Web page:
Conduits have grown into Omaha’s brightest indie rock beacons thanks to patience.

Right players, right label, right songs. All have come together as the band, headed up by singer Jenna Morrison and guitarists J.J. Idt and Nate Mickish, have given their project time to evolve.

“Everybody just came in and fell in like they were pieces fit for the puzzle,” Morrison says.

Now the band, which includes drummer Roger Lewis, keyboard/synth player Patrick Newbery and bassist/keyboardist Mike Overfield, is ready to unveil its self-titled debut album, out this week on Team Love. The album is a lush, panoramic set of smoldering post-modern elegies, basically offering up a musical dose of widescreen color in the dead of a cold, city night.

Mickish and Idt started swapping demos about three or four years ago, gathering up a whole chunk songs to work with.

Mickish and Idt were just wrapping up their time in Spring Gun, where Mickish sang lead vocals. Idt was also ending his tenure in Eagle Seagull around the same time.

Both wanted to embark on droney, subdued project and both envisioned a new approach to vocals. Idt says Mickish was pretty set on no longer being a lead singer.

“I think pretty early on we both the we needed the right kind of female vocal for the stuff we were doing,” Mickish says.

Then in 2009, Idt and Morrison met and she quickly suggested the idea of working on music together.

“J.J. just kind of brought us all together,” Morrison says.

Mickish and Idt still swap song demos and then flesh them out together.

Mickish says Idt’s songs come to the band more fully formed than Mickish’s song sketches, but even those songs change shape when the band plays them together.

“They’re all kind of different. I mean, J.J. has definitely done the majority of the groundwork for a lot of the songs on the album,” Morrison says.

On some songs, Mickish and Morrison will write the lyrics or craft a melody. Another song was built by Idt from an a cappella version Morrison had recorded herself.

“With this particular album it’s hard to say there’s one diagram for how we write songs,” Morrison says.

Idt says some of the songs are close to the original demo, some were created by the whole band and there’s even songs that arose from parts of 2 or 3 others.

“It really covers the whole spectrum,” Idt says.

“Last Dirge”, a slow-burn rocker built on post-rock-influenced guitarwork that ends up percolating until it turns into a deluge, started with a first chord progression that Mickish recorded at Idt’s house. The song fragment was lost for about a year, until Idt started working on it while flying back from Europe. Suddenly, the forgotten part had developed into a full song.

Morrison, who sung in Son, Ambulance, says the varied process of creating Conduits songs feel unique to the band.

“The creative process of this album has been really interesting,” Morrison says. “I don’t feel like all bands do it in this way.”

Now the band will finally unveil its first album, which has been done for close to nine months, Morrison says.

Idt says the band did initial tracking at ARC Studios in town over two or three days, then finished the rest at Idt’s home studio during a three-week period. The album was mastered last summer.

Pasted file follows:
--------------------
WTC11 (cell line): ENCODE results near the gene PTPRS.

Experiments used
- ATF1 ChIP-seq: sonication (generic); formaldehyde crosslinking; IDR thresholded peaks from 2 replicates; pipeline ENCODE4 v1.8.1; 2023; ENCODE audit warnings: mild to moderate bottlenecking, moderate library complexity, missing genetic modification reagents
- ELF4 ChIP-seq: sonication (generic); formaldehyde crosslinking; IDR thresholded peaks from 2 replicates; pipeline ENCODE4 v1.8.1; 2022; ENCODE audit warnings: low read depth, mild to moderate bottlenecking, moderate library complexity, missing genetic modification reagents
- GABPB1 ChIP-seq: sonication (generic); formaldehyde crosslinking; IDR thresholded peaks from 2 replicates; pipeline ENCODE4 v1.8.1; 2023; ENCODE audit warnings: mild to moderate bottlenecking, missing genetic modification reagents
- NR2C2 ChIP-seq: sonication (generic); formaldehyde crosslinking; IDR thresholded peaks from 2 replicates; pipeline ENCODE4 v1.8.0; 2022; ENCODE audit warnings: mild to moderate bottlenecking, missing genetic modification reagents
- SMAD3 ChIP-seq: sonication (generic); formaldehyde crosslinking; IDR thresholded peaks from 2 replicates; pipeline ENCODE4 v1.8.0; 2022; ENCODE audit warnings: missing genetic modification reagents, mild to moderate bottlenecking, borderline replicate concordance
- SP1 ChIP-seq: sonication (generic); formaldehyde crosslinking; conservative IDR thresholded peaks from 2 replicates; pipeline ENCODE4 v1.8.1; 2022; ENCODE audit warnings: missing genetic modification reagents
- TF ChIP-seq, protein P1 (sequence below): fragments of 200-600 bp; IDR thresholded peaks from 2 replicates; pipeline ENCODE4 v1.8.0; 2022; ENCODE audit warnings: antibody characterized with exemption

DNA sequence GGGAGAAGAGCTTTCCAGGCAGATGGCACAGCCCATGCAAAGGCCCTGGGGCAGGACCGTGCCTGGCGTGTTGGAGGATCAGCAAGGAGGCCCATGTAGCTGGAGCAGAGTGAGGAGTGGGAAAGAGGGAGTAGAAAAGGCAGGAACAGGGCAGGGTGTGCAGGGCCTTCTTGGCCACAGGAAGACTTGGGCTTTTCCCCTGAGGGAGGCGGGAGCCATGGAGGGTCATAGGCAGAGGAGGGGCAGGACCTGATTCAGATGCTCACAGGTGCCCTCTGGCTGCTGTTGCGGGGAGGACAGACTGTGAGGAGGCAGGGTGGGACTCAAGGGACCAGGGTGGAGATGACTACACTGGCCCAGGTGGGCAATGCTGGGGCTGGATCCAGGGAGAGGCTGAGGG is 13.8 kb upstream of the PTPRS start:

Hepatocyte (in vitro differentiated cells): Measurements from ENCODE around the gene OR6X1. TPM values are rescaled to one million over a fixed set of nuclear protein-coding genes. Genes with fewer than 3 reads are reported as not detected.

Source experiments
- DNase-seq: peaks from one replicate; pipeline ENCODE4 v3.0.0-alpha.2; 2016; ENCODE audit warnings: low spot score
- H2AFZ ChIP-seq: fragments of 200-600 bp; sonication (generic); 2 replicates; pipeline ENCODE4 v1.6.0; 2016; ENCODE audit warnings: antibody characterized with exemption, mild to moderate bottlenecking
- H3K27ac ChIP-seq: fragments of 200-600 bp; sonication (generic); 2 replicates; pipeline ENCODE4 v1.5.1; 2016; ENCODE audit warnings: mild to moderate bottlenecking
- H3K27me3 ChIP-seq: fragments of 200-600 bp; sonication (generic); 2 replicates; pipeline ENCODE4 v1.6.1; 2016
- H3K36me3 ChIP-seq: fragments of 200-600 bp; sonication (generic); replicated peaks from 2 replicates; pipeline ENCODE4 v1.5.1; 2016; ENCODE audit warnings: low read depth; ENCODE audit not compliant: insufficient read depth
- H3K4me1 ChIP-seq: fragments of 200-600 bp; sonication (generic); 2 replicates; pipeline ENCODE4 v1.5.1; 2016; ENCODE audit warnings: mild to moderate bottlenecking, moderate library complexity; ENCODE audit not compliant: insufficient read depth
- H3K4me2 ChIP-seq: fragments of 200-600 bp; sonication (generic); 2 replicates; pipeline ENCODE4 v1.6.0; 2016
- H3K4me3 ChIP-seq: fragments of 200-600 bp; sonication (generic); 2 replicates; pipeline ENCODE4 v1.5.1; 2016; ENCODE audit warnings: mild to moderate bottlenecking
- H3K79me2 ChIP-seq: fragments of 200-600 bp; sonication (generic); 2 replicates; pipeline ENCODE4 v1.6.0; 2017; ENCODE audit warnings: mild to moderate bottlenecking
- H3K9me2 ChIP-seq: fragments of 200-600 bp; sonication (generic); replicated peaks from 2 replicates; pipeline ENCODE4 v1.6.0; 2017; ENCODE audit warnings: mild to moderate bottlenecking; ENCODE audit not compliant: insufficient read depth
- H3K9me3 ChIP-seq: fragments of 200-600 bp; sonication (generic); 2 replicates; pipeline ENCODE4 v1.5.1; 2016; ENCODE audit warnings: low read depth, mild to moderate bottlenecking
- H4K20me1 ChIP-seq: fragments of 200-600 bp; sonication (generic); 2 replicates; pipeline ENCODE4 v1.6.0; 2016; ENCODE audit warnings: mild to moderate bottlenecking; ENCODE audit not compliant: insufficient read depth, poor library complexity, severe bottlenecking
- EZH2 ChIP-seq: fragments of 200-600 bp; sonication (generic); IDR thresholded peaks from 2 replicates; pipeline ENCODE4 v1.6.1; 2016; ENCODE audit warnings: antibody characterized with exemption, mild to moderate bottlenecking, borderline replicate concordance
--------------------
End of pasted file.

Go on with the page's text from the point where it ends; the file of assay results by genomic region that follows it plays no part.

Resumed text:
By working in Idt’s home studio, the band found freedom from the process of creating full demos, then sticking to those final versions once locked into the time-crunch of professional studio time.

“We just got to kind of let the songs evolve on the actual recording rather than planning everything out,” Idt says.

Morrison says the home studio allowed her to approach vocals multiple ways and feel which takes matched the music best.

“We got to play around with more interesting things and interesting sounds without the clock ticking,” Idt says

Having time on their side also allowed the band to let ideas percolate. The band had the opportunity to step away and come back fresh if they needed to.

“We had the luxury of being able to sit on it for a day and listen to it the next,” Idt says.

Mickish says he sees the band taking advantage of both the home studio and more controlled studio spaces, especially when it comes to recording things like drum tracks.

Still, Idt says he’s in love with keeping that home studio control over the project.

“I don’t see us doing full album in the studio all on our own probably ever,” Idt says

Once the album was finished, both the band and their manager, Cursive’s Matt Maginn, stayed busy sending out the album, hoping to generate label interest, Morrison says.

In Europe, we got a label interested pretty much right away. There was an American label that expressed a desire to release the album too, but that came with more uncertainty.

“Team Love had always been interested in putting it out but they weren’t sure whether they were going to still be putting (new) stuff out,” Morrison says.

In the end, Team Love liked it enough to support it, Nate Mickish says.

And a lot of that comes from Maginn, who has become one of the band’s biggest champions. Maginn still keeps a hand in helping run Team Love, in addition to managing Conduits.

“Without Matt, a lot of the stuff that is going on for us right now wouldn’t have happened,” Mickish says.

Morrison says Maginn had been supportive since the first time he heard the band. As it grew, so did his desire to work with the band.

That might be thanks to Roger Lewis, Conduits drummer. Maginn and Lewis are longtime friends

“I think Roger provided the excitement level enough for Matt to pay attention to it and once Matt heard what we were doing, he liked it,” Mickish says.

Conduits CD release show w/ Gus & Call and Sun Settings takes place Friday, March 16th at the Waiting Room Lounge, 6212 Maple St. Tickets are $7 at the door. For more information, visit

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